Why Pawn Shops Matter

Everyone has a bank account, right? Wrong.

Nearly 30 percent of U.S. households either have no one with a bank account or, if they do, they have also used money orders, check cashing, international remittances, payday loans, refund anticipation loans, rent-to-own services, pawn shop loans or auto title loans within the past 12 months, according to a 2015 survey by the Federal Depository Insurance Corporation (FDIC).

As a result, nearly 35 million Americans are classified as“nonbanked” or “underbanked.” There are different reasons why— nearly 60 percent say they don’t have enough money to keep an account open, some wanted financial privacy, others could not afford the bank fees, some just don’t trust banks.

So when people need to cash a check or get a loan, where do they turn? Well, they probably go to a pawn shop. A study by PawnGuru found that pawn shop regulars are 2.5 times more likely not to have a bank account.

“We welcome everyone into our stores,” said Irwin Sablosky, co-owner of Wm. S. Rich & Son, the oldest and largest pawn shop in New Jersey. “But we’re also aware that for many of our customers, we may be one of their only financial resources. We regularly cash our customers’ paychecks, provide short-term loans using their valuables as collateral or purchase items outright.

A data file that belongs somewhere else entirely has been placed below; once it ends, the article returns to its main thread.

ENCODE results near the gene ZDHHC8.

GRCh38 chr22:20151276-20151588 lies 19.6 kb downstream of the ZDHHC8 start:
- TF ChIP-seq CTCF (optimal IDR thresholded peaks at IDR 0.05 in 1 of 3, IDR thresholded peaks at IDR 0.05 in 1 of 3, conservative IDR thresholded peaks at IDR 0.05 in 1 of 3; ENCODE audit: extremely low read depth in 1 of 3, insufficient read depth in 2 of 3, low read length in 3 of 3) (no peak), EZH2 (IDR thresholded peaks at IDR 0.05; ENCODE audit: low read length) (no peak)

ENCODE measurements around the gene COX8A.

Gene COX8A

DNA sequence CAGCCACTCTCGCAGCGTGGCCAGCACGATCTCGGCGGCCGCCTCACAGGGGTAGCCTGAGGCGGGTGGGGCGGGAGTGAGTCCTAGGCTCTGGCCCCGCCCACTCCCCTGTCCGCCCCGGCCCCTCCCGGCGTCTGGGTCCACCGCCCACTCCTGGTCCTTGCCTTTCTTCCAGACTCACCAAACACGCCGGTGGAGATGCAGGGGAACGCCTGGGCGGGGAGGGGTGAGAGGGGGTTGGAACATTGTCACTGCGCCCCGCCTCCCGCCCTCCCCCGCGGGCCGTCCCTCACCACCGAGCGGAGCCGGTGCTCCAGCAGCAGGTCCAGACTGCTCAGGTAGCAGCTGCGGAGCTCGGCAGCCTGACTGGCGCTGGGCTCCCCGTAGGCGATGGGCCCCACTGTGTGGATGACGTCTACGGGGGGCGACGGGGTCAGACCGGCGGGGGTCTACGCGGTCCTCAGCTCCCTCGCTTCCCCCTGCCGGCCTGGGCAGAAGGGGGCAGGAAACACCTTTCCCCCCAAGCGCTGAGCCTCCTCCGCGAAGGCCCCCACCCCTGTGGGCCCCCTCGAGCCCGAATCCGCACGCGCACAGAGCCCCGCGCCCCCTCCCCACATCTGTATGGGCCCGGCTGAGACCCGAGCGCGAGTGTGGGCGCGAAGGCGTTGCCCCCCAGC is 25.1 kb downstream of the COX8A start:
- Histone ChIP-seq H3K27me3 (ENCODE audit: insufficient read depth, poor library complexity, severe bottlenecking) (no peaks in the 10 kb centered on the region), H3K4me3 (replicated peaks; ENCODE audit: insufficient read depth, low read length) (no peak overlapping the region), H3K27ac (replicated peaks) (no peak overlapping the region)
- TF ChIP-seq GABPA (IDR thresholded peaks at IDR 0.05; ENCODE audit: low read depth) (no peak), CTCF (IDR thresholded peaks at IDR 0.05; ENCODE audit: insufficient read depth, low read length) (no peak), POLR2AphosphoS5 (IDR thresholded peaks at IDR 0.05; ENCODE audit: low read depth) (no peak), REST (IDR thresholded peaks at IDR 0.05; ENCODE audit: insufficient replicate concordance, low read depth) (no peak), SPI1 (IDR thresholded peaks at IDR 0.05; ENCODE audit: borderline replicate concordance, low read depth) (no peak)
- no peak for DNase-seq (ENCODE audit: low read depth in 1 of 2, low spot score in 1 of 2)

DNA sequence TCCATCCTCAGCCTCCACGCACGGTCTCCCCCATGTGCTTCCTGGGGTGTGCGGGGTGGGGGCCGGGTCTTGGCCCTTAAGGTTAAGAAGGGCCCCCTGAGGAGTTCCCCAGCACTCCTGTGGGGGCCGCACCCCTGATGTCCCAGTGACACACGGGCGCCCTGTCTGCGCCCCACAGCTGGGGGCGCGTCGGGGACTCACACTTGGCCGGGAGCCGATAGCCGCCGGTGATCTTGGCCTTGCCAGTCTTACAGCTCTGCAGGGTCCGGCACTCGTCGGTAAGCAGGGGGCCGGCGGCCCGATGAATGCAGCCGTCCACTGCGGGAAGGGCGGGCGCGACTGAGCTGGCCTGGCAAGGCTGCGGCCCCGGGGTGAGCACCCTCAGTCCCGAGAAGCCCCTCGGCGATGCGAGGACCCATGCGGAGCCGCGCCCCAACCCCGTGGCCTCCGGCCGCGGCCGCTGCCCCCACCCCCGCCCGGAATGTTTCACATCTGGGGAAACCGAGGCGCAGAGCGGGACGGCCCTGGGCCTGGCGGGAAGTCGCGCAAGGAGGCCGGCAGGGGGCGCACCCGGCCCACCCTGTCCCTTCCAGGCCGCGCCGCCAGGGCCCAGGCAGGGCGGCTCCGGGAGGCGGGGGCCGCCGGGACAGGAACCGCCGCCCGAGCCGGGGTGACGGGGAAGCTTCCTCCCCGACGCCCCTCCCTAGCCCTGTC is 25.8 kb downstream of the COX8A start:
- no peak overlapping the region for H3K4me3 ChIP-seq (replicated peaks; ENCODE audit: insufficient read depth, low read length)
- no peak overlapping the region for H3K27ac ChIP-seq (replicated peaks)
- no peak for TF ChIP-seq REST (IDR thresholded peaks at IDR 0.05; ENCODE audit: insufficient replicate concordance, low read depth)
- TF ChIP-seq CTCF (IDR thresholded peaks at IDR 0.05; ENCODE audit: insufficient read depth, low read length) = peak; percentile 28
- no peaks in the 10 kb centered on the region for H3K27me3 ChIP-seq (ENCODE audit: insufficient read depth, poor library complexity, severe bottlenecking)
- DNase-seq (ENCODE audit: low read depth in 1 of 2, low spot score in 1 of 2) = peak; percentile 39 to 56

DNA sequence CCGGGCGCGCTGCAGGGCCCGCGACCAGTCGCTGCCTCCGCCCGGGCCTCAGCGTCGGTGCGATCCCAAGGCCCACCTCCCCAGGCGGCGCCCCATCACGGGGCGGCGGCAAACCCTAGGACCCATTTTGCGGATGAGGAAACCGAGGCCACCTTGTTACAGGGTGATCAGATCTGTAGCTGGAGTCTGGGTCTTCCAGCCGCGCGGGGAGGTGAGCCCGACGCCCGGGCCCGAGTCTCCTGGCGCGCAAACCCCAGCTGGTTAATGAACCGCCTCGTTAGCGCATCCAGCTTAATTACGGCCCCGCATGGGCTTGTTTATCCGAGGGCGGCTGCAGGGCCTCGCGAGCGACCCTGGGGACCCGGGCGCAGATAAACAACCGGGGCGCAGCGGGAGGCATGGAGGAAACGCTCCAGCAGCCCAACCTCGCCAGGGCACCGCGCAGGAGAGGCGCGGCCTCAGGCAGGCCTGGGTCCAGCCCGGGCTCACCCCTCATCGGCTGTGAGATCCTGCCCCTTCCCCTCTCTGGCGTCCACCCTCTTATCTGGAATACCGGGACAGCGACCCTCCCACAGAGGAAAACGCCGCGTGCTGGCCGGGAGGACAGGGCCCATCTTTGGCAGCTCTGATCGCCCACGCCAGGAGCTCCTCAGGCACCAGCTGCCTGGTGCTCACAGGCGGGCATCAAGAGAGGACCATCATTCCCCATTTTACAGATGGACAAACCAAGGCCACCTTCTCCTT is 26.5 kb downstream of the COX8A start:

“The benefit of using a pawn shop is that our transactions are immediate. There are no complicated loan applications or having to wait days or weeks for an approval,” Sablosky said. “And if a customer takes a short-term loan and then discovers they are unable to pay it back, there’s no negative impact to their credit score. We just keep the collateral and the customer has no further obligation.”

People who do use banks may notice that bank credit standards are tightening in early 2017. Banks are becoming stricter about credit card requirements as they work to restore corporate profits that have suffered as interest rates declined, according to a February 2017 article in USA Today.

“It can be a tough situation for lower-income individuals and families,” Sablosky said. “Even people who do use banks may no longer qualify for traditional banking products. We’re proud to be a resource for those who need alternative financing options. Pawn shops are here to stay and we have a vital role in the communities we serve.”

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